This Week: Stocks, The Fed, Brexit, BOJ, BOE and G20

By Bryan Rich 

March 13, 2017, 4:15pm EST                                                                                           Invest Alongside Billionaires For $297/Qtr

This week will be a huge week for markets. Stocks continue to hover around record highs. Rates (the 10 year yield) sit at the highest level in three years.

This snapshot alone suggests a world that continues to believe that pro-growth policies “trump” all of the risks ahead.  At the very least, it’s pricing in a world without disruptions.  But disruptions look likely.

Here’s a look at stocks as we enter the week. Still in a 45 degree uptrend since the election.

But if we take a longer term look, this trendline looks pretty vulnerable to any surprise.

Let’s take a look at the disruptions risks:

There was a chance that the official execution of Brexit may have come as soon as tomorrow — the UK leaving the European Union by triggering Article 50 of the Treaty of Lisbon. That looks unlikely now, but could come in the coming weeks.  To this point the Bank of England has done a good job of responding and promoting stability which has led to financial markets pricing in an optimistic outcome.

We have the Fed on Wednesday. They will hike for the third time in the post-financial crisis era. We don’t know at what point higher interest rates, in this environment, might choke off growth that is coming from the fiscal side.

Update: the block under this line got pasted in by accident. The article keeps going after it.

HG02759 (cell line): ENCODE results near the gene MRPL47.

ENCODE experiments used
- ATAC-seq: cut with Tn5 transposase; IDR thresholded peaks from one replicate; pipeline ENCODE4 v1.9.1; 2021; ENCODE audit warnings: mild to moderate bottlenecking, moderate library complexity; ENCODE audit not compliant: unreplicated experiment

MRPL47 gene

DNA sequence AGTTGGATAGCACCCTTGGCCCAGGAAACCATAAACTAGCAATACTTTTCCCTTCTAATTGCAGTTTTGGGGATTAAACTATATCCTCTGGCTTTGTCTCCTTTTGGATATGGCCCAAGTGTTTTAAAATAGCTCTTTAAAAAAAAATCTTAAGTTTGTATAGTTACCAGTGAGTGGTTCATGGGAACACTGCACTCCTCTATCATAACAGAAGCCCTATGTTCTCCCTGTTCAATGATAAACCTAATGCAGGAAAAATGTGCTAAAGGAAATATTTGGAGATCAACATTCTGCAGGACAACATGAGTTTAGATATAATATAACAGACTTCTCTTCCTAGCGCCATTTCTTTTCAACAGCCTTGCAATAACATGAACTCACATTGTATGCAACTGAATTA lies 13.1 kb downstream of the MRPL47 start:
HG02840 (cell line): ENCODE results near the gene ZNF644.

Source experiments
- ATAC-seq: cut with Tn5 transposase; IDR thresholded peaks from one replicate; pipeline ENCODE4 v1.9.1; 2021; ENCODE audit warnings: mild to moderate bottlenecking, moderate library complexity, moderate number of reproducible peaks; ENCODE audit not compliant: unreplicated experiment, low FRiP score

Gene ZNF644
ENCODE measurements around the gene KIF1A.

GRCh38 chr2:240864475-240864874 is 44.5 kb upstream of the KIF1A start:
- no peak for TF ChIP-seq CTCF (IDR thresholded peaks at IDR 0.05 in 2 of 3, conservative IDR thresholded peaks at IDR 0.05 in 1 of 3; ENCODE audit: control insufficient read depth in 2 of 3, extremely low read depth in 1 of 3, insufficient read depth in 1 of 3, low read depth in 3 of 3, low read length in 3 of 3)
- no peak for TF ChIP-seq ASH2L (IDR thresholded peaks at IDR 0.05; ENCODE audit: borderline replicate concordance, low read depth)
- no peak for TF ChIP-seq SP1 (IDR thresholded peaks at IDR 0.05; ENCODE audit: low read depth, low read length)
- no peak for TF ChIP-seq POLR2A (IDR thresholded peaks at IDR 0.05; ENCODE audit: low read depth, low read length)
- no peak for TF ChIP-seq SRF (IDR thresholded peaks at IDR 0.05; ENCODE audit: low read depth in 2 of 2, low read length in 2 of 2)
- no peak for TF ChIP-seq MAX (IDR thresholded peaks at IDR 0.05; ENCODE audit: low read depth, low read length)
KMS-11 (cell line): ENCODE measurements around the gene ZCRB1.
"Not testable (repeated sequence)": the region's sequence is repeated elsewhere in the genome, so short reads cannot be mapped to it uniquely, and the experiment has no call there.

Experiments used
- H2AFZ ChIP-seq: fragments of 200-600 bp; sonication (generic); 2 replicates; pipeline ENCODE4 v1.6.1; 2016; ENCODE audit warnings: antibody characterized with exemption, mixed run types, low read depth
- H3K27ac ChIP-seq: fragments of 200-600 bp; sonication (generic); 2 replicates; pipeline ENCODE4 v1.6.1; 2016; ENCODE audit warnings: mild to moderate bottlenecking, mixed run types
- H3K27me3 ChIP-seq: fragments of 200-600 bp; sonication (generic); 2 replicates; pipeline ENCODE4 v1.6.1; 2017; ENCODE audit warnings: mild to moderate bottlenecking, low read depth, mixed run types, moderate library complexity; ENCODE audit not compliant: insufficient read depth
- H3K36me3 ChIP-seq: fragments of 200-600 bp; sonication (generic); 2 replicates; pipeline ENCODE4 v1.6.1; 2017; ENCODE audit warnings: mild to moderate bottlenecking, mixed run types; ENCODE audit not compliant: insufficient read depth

This next chart looks like rates might run to 3% on the 10-year.  That would do a number on housing, IF tax reform and an infrastructure spend out of the White House come later than originally anticipated (which is the way it looks).

We also have the Bank of Japan and Bank of England meeting on rates this week. Let’s hope they have a very boring, staying the path, message. That would mean extremely stimulative policies for the foreseeable future 1) in the case of Japan, to continue to promote global liquidity and anchor global yields, and 2) in the case of the UK, to continue to promote stability in the face of uncertainty surrounding Brexit.

Keep this in mind:  The Bank of Japan’s big QE launch in 2013 is a huge reason the Fed was able to end QE in the first place, and start its path of normalization.  The BOJ launched in April of 2013.  Bernanke telegraphed “tapering” a month later.  The Fed officially ended tapering on October 29, 2014.  Stocks fell 10% into that official ending of Fed QE.  On October 31, 2014 (two days later), the BOJ surprised the world with bigger, bolder QE (a QE2). Stocks rallied.

Finally, to end the week, we have a G-20 finance ministers meeting.  This is where all of the trade and dollar rhetoric from the new administration will be front and center. So the news/event outlook looks like some waves should be ahead.  But any dip in stocks would be a great buying opportunity.

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